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A Florida power of attorney (POA) is a legal tool that allows someone you've designated to conduct financial transactions or make healthcare decisions on your behalf in Florida. They are usually set up to protect you, your spouse, and your loved ones in the instance you become incapacitated. A power of attorney is a powerful legal document as it gives someone the ability to act in your legal capacity, and it comes with certain rights and responsibilities. In order to meet your specific requirements under Florida law, it should be written by a lawyer so that it provides the protections you need.
Types of Powers of Attorney
There are a few different kinds of powers of attorney for financial transactions. In all of them, a person (the "agent") is given the authority to act on behalf of an individual (the "principal").
- General Power of Attorney: grants the agent broad powers to conduct all financial transactions, such as banking, real estate transactions, and tax issues.
- Limited or Special Power of Attorney: this limits the authority of the agent to a single transaction, to specific kinds of transactions, or to act within a set period of time.
- Durable Power of Attorney: while some POAs terminate when the principal is incapacitated, this type does not.
- Springing Power of Attorney: this only becomes effective if the principal becomes incapacitated, which is no longer an available option in Florida.
- Enhanced Durable Power of Attorney: This is an especially powerful version of a general durable power of attorney, prepared by experienced Florida elder law attorneys, with special considerations for long-term care planning.
Who needs a Florida Power of Attorney?
Everyone over the age of 18 could potentially benefit from a power of attorney. In healthcare POAs (otherwise known as health care advance directives), someone is appointed to make healthcare decisions on your behalf if you become incapacitated. Because accidents or illness leading to incapacitation are often unexpected, it is important to have an advance directive set up before any adverse event occurs. Creating one is similar to getting insurance — the hope is that you will not have to use it, but it exists to protect you and your wishes in case something bad does occur.
Financial powers of attorney are not only important in the cases of unexpected incapacitation, they can also be incredibly useful in financial transactions. They allow you to appoint someone to sign documents on your behalf so that you do not have to be present. The Florida POA will enable your agent to sell a car, home, or property on your behalf, as well as access bank accounts, sign contracts, or take care of other financial transactions for you.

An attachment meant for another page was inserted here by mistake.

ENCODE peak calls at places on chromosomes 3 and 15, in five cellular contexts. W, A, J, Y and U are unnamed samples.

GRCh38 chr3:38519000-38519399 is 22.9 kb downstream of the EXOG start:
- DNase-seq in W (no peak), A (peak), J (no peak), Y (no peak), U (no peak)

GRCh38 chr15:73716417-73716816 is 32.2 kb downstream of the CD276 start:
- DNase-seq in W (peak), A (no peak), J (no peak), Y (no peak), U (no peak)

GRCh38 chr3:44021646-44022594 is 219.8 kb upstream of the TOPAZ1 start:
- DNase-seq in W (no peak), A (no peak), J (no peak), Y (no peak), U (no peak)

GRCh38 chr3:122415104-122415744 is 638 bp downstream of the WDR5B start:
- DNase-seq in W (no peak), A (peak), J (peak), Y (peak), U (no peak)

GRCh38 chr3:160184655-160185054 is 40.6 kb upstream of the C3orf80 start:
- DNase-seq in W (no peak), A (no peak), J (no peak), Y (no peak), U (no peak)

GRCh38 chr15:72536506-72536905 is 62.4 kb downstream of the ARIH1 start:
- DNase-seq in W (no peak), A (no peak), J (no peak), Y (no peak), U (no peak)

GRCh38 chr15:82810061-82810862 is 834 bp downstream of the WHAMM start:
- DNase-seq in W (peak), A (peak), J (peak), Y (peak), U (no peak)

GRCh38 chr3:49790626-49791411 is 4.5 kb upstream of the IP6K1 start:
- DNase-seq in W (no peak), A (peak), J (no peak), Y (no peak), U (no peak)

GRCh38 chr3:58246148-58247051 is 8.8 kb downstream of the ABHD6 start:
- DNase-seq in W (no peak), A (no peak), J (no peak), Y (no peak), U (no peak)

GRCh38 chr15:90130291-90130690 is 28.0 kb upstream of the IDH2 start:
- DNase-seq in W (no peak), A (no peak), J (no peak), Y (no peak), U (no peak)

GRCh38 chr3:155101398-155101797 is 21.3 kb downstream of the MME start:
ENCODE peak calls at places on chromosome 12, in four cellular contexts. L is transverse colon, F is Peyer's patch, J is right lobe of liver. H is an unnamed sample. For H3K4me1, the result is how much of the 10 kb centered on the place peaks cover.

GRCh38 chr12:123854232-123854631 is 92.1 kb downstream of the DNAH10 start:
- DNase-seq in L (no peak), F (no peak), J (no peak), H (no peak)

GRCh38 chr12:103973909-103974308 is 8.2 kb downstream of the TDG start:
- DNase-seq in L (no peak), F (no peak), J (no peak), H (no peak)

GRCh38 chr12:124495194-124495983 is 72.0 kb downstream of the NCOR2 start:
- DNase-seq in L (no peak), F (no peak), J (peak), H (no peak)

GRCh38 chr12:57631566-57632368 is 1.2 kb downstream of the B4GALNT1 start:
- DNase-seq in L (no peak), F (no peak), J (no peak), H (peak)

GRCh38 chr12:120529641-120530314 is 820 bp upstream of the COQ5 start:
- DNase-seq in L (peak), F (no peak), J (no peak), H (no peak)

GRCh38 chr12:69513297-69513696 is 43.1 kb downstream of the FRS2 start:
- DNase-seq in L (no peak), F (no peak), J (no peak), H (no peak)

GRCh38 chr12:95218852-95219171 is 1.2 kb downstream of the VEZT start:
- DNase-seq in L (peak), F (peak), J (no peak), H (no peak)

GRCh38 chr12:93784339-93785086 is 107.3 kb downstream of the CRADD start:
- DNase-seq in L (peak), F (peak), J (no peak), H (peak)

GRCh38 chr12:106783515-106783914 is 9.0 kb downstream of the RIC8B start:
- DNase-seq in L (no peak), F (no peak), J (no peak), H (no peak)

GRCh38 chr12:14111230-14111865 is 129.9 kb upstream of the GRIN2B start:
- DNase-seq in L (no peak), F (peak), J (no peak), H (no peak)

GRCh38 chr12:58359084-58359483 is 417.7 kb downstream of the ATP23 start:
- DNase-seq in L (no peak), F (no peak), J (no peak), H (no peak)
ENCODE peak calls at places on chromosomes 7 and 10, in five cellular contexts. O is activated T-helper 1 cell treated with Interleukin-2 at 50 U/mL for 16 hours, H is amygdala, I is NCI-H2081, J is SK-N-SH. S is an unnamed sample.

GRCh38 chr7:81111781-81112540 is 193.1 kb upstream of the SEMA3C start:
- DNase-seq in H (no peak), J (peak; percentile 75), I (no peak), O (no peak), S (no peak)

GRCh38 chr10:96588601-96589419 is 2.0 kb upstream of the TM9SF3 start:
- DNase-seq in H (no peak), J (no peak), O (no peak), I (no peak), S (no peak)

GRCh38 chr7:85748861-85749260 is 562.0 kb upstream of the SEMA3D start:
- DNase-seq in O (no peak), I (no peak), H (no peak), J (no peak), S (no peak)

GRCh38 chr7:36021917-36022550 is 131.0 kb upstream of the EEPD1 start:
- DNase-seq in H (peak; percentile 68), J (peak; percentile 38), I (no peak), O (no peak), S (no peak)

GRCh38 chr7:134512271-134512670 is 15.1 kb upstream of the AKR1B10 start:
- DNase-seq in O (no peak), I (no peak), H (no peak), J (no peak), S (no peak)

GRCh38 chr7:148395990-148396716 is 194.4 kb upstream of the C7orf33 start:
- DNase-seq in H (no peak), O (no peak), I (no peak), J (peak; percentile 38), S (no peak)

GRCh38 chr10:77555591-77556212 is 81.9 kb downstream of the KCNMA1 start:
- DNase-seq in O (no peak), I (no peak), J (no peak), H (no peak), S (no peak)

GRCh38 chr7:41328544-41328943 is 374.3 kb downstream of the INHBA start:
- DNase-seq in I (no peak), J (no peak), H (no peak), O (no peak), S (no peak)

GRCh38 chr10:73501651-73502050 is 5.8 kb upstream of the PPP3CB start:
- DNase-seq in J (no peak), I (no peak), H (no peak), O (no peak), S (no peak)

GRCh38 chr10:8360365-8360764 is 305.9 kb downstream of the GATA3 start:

What are the Legal Requirements for a Power of Attorney in Florida?
Financial Powers of Attorney in Florida are controlled by Part II of Chapter 709 of the Florida Statutes. Florida law requires the POA to be signed by the principal and two witnesses to the signature before a notary in order for it to be valid in the state. All parties must sign in the presence of each other in order for the POA to be valid.
Other states have different requirements for POA, and while an out-of-state power of attorney may be valid under Florida law it will depend on the circumstances. Thus, it is safest to create your POA in Florida to ensure that it is legal under Florida law or to avoid its use being limited in certain financial transactions.
Florida Statutes Chapter 765 Part II includes a simple form for healthcare advance directives. However, if you want to ensure that a healthcare POA meets your specific circumstances, it is important to consult an attorney in setting one up. You can also have an attorney create a power of attorney that includes both financial transactions and healthcare directives.
Do I need a Power of Attorney even if I'm Married?
Many people think that their spouse is automatically empowered to act on their behalf. This is false. Spousal rights are less broad under a marriage contract than you might think. In the event of incapacitation due to an accident, aging, or illness, the non-incapacitated spouse does not have full authority to sell joint assets (such as your home, cars, or other property where the titles are held in both names). A Florida power of attorney will grant one spouse the authority to make decisions in the event the other spouse is incapacitated. In order to protect your joint assets, a durable power of attorney is a simple way to ensure that you or your spouse (or another appointed agent) will be easily able to handle your joint affairs if ever needed.